adventures in the people's republic of china and beyond

Thursday, June 29, 2006

 

Arrival

It looks like I can access Blogger from behind the Great Firewall of China. In fact, I haven't noticed any blocked sites yet, although I haven't had time to do much web surfing.
EDIT: OK, the weird thing is, apparently you can access the Blogger dashboard to update your blog, but you're not allowed to actually look at any blogs, including your own. Fortunately, I have a few ways to circumvent the internet block.

The trip here was relatively painless; I was able to sleep on the plane more than I usually do, and I met all sorts of interesting people in the airport. The flight across the Pacific is about 13-14 hours, and from Seoul to Beijing it's about 2 hours.


In-flight bibimbap. This won Korean Airlines the 1998 award for best in-flight meal. Unfortunately, it wasn't the raw beef kind.


Somewhere over the East Sea.


Seoul/Incheon airport is pretty cool. If you don't like the bathrooms there, you can call the designated janitor and complain. I certainly couldn't find anything to complain about.

I had planned on a short trip to Incheon to wait out my 5-hour layover, but then as I was walking towards the bus stand I realized I had left my camera at the customs desk. I ran back in 5 minutes and it was already gone, shattering my beliefs that Korea was one of those countries where people just didn't steal things. However, all of the Korean airport staff that I asked were very helpful and tried their best to help me find my camera. After two hours of running around I realized I may have left it at the immigration desk after I got off the plane. I persuaded the security guards to let me back through and sure enough, one of the airport staff had noticed it and kept it for me! As he presented me my lost camera, I felt a strong affection for the honest inhabitants of this land that produced kimchi, Shin Ramyun and the world's #1 Starcraft player.


20,000 won. I love South Korean money; it makes you feel like you're loaded buying things that cost several grand. 20,000 won is about 20USD by the way. Sometimes I wonder why they don't just issue a new won that is worth 1,000 old wons; I guess Koreans think being multimillionaires is more fun.


Plastic food displays, a common sight at many Korean and Japanese restaurants.


Kimchi soup and a can of Pocari Sweat. This set me back 12,000 won. I would say Kalbi House's kimchi soup tasted a bit better, but then again, this was an airport restaurant. Pocari sweat, despite the funny name, tastes more or less like Calpico water. Which tastes kind of like a sports drink. This meal came with a really tasty dried squid banchan.


Goodbye, Korea. I'll be back in a month or two. If I was ever thrilled at being mistaken for Korean in the US, the novelty certainly wore off here. Hanguk sarami anieyo, chungguk saram ieyo!


Immigration at Beijing airport. This picture doesn't really do justice to the tired, poor, huddled masses yearning to breathe Socialism with Chinese characteristics.


Row upon row of monolithic apartment buildings. A common sight in Beijing.


There are certainly a lot of bike riders in China, but nowhere have I seen the huge masses of bicycles you sometimes see in movies. I also noticed that there aren't very many motorcycle riders in Beijing, in contrast to cities like Bangkok, where they cluster up at intersections and fill spaces between cars in traffic jams.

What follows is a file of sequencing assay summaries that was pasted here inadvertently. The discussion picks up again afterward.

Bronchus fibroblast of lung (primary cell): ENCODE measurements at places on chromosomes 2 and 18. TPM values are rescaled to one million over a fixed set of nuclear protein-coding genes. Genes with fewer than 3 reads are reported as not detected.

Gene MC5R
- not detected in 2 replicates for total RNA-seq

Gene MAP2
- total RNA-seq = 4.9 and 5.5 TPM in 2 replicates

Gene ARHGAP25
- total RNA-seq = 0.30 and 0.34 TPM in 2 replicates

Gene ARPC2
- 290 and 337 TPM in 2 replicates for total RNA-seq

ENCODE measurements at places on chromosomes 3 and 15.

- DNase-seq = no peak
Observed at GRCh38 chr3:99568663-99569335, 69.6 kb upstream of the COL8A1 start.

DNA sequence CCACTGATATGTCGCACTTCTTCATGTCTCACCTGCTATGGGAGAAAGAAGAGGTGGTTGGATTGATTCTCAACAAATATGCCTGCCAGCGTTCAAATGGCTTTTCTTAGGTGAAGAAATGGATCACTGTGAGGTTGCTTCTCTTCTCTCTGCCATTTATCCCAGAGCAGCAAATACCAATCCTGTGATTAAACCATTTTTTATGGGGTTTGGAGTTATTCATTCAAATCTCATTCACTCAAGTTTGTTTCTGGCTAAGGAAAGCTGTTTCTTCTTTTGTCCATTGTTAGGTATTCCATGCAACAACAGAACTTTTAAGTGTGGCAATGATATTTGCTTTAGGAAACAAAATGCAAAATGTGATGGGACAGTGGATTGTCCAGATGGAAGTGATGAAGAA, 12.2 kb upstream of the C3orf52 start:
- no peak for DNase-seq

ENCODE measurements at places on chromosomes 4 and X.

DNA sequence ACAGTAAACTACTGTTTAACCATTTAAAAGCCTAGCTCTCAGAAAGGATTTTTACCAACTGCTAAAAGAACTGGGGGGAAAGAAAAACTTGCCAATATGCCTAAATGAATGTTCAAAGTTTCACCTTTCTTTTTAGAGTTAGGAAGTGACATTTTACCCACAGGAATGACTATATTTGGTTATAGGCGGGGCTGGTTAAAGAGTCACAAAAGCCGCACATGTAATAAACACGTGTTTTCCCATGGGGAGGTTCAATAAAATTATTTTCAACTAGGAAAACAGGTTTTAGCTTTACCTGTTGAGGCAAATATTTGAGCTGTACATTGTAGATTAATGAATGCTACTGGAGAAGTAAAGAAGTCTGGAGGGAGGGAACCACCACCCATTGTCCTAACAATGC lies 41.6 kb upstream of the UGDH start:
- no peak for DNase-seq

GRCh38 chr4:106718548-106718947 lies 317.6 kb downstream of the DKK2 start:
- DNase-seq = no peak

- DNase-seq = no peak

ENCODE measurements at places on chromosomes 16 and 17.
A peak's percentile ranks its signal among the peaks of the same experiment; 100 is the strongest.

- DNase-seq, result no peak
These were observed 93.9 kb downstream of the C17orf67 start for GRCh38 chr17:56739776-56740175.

Room with a view. My home for the next month.

I don't think I've taken enough pictures of Beijing to do a "Beijing is really crazy" post justice, so give it a day or two. The problem is that 1) I don't really want to carry my camera around all the time, because it could get stolen 2)I feel weird pulling out a camera in public and taking pictures of completely ordinary(for here) things and 3) Experiencing Beijing's craziness every day, as well as my previous experience with large Asian cities, sometimes makes me forget what people back home would find interesting.

But anyhow, Beijing is really crazy. Check back in a day or two for a full Beijing post. If anyone has any questions about China or funny photo requests, leave me a comment and I'll try to find out for you.

Comments:
It is really crazy how now you are in China and my brother just got to Korea. I can't believe how cool Chinese Allyson is.

 

That is definitely Chinese Allyson. You should meet her. Somehow...

 

Man, forgive me for saying this... but that's so crazy that you're actually in China. China to me is like this place that I'll never get to go see, because "I'm too stupid to speak the language and it's too far away and I don't have enough money to get there anyways..."

Anyways. I'm glad you're getting to do this. Have a great time while you're there. Have you been to many resturants yet? There's an experience I'd like to have...

That is just too freaky - the chinese allyson. she looks way too much like allyson.

 

Dude, I know. I've been here for three days and it's still kind of like, wait...so I'm in Beijing? The capital of China? No way!

There are tons of foreign students here from the states and other places. They warrant another post themselves, but anyhow, I just wanted to say that I've met plenty of people from abroad that don't speak any Chinese and are getting around Beijing absolutely fine. If you ever want to go, just let me know.

So far I've been to a few restaurants and I'm really enjoying the food. Though the street eats are not as plentiful or as good as in Bangkok.

I was actually just taking random pictures from the car and only later did I notice that there was a girl riding a bike in one of them and that she looked just like Allyson.

 

look pravit, I'm commenting, you egomaniac. Have fun in China.

 

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